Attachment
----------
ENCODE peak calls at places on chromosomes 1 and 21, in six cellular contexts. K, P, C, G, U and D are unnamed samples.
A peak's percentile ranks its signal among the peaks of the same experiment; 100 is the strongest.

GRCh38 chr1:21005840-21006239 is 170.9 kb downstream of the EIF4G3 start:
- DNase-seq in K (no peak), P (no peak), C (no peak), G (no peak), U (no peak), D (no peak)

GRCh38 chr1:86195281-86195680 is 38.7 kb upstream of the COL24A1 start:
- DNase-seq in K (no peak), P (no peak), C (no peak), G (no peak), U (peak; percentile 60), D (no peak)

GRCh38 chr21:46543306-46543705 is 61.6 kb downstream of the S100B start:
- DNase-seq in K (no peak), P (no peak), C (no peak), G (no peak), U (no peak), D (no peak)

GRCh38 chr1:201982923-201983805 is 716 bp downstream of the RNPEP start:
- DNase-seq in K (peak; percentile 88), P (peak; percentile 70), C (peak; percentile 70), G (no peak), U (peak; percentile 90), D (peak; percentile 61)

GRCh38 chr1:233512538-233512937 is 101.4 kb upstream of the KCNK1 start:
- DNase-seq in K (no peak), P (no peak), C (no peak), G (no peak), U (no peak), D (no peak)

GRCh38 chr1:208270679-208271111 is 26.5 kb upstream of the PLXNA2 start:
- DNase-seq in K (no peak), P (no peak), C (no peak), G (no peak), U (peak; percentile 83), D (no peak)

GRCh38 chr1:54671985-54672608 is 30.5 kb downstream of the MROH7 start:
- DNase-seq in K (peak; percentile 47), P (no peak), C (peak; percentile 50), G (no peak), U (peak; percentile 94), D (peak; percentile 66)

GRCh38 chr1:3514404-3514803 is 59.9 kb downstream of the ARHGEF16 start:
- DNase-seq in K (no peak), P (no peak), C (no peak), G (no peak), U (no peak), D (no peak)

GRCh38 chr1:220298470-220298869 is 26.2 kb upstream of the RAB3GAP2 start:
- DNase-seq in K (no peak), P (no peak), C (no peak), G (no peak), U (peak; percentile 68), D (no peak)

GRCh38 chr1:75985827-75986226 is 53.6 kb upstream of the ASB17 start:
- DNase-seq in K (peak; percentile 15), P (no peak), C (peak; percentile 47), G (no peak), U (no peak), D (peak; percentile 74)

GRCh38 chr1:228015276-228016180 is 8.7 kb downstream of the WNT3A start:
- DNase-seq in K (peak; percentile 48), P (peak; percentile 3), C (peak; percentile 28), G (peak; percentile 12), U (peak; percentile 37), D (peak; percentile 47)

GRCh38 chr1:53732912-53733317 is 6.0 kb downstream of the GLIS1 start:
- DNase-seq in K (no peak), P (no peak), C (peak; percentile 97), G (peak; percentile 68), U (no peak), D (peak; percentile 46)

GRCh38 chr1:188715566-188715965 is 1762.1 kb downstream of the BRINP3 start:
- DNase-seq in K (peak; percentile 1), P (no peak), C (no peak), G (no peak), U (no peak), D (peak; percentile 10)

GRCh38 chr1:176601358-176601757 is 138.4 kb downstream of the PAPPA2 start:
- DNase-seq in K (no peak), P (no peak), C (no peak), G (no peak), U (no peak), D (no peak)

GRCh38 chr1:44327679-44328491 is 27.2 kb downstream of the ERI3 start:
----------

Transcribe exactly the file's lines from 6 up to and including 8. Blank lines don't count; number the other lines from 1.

- DNase-seq in K (no peak), P (no peak), C (no peak), G (no peak), U (peak; percentile 60), D (no peak)

GRCh38 chr21:46543306-46543705 is 61.6 kb downstream of the S100B start:
- DNase-seq in K (no peak), P (no peak), C (no peak), G (no peak), U (no peak), D (no peak)